A six-hour Coalition party room meeting delivered the verdict. Opposition to same sex marriage remains party policy; there will be no conscience vote.
By calling the snap meeting, the Prime Minister angered many frontbench colleagues with both a lack of formal warning and by including the very conservative National Party in the meeting. It is reported that Christopher Pyne described the inclusion of the Nationals as akin to ‘branch stacking’. The policy of the party room now means that those front bench members who wish to vote according to their conscience will need to resign from the front bench. With Abbott Government policy reaffirmed, a vote for same sex marriage cannot be successful in the life of the current parliament.
The party room did, however, decide that it might recommend a greater voice for the Australian people through a plebiscite or a constitutional referendum, sometime after the next election.
The High Court has previously ruled that it is up to the parliament to decide on the state of marriage – whether it is between a man and a woman, so such a plebiscite is likely to merely take the pulse of the nation, with a bill through the both Houses the required next step.
Listen on ABC Radio National’s Breakfast program as PM Abbott, Senator Penny Wong and Treasurer Joe Hockey share their views on yesterday’s meeting and what it means for same-sex marriage in Australia.
Party politics no longer works. Here we have both major parties trying to force individuals to vote against their conscience. First up the Liberal NP Coalition has confirmed that members must stick to the party line that opposes same sex marriage. The Labor Party currently has a free vote, but based on its recent decisions at the ALP National Conference in July, after the next term members will be forced to agree with the Labor Party line of supporting same sex marriage. This leaves no wriggle room for politicians from either side.
How juvenile is this? Yes we have a Westminster Party system, and stability is always a concern. But in matters of conscience, such as same sex marriage or euthanasia, it seems our politicians must march in lock step – backwards. The issue of same sex marriage just won’t go away. Why should it? It’s a fundamental human right to be treated equally.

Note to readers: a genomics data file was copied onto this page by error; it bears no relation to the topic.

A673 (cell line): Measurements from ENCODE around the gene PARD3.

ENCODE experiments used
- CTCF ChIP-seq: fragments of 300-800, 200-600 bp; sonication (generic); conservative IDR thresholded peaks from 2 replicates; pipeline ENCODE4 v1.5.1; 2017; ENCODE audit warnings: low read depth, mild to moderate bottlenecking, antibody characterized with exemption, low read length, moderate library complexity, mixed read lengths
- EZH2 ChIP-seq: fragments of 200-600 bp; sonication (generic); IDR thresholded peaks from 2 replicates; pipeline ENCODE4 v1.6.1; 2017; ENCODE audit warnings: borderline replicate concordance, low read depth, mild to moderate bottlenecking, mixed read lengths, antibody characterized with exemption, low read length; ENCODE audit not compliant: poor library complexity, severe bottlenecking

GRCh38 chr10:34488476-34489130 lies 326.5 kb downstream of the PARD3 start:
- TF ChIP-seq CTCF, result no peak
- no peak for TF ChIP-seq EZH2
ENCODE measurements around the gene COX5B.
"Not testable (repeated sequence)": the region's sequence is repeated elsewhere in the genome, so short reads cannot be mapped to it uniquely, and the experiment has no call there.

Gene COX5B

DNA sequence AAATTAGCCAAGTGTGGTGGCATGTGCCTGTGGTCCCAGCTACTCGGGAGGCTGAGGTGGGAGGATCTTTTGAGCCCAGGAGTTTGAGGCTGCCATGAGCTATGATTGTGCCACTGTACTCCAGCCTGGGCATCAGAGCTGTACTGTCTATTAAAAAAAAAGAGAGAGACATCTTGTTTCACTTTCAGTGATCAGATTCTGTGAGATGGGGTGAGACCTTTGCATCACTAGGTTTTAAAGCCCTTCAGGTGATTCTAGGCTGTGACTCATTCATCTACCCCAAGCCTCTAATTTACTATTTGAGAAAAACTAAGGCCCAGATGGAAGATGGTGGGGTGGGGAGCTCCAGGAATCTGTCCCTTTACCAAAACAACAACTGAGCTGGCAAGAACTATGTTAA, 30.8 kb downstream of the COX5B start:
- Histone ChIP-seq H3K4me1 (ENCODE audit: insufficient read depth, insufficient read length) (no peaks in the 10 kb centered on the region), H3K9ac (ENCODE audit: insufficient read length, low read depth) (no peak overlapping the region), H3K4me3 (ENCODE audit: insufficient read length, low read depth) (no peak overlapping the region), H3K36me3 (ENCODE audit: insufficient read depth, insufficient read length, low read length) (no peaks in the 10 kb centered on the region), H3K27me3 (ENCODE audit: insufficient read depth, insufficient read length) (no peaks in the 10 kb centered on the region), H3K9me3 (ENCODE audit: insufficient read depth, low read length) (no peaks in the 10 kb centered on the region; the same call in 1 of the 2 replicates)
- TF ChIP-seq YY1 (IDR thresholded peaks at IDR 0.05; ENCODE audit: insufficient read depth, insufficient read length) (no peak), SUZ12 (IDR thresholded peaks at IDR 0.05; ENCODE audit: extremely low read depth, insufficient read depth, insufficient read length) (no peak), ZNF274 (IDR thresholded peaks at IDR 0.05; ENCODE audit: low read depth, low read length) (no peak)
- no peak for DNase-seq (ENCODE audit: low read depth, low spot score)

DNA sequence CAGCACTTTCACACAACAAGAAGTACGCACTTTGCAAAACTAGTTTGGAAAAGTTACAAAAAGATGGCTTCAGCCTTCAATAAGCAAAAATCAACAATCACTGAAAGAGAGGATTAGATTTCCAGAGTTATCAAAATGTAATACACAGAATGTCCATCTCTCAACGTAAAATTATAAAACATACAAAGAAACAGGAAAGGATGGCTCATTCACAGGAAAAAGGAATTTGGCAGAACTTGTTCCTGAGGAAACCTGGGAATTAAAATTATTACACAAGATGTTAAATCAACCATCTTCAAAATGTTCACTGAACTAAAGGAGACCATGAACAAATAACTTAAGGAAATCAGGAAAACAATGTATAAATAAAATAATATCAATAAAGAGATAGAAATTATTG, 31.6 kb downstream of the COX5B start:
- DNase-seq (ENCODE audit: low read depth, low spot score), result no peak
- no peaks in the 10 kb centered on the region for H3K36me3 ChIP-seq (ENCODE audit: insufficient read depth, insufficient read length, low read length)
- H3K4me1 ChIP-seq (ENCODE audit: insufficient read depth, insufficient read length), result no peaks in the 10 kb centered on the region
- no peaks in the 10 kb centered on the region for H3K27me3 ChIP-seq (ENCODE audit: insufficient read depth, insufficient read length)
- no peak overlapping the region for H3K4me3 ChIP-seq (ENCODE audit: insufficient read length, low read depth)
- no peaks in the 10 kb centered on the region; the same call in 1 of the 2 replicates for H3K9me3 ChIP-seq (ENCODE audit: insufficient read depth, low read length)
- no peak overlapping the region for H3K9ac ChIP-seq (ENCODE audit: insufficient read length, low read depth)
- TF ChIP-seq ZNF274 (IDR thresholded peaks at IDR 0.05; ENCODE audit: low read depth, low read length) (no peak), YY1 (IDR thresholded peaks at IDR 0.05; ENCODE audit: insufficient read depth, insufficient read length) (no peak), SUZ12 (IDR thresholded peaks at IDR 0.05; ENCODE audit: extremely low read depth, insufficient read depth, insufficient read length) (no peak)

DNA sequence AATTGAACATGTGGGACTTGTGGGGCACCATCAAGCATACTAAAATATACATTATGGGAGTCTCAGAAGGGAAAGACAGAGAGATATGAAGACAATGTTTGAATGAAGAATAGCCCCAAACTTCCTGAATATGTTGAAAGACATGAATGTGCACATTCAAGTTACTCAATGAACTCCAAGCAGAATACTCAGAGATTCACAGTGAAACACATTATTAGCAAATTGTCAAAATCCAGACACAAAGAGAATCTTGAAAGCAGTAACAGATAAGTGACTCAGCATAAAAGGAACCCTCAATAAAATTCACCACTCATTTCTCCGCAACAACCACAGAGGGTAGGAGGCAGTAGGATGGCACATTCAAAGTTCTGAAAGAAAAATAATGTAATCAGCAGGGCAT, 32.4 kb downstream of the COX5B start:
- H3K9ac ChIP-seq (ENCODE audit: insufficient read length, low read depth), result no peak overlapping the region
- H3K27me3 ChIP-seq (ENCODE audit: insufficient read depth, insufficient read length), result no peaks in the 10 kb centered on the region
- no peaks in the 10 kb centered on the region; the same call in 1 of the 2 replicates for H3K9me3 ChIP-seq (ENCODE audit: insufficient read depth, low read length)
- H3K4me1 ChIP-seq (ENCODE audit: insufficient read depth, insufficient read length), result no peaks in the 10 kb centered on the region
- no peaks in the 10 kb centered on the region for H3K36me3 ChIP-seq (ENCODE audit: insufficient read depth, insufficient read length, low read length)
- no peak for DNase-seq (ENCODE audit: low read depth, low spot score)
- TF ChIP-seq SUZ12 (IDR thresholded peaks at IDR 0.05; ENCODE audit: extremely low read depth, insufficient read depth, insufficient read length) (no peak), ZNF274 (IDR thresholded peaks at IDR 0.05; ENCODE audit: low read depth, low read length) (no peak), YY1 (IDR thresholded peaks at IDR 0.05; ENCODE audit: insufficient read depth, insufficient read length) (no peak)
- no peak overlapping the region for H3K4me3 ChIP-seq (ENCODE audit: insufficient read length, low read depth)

The electorate wants same sex marriage – about 70 per cent according to the most recent polls. But 30 per cent don’t. As with many difficult societal issues, there has to be room for those of different faiths and beliefs to follow their hearts as well as their heads. Party politics works well on matters of national security, the economy and building infrastructure – big-ticket policy. But when it comes to matters of conscience, it is simply wrong for a group of men in blue ties or women in red jackets to hold sway over their colleagues’ right to follow their conscience.
Around the world we are seeing a dismantling of old-style politics. The really important debates are shifting from parliaments to online fora and activism. If our current masters wish to remain relevant, they need to understand that rigid party policy is simply out of step and out of touch with modern-day, mainstream Australia.
What do you think? Is yesterday’s party room vote evidence that party politics has had its day? Or is it good process to consider same sex marriage policy through a joint party room vote?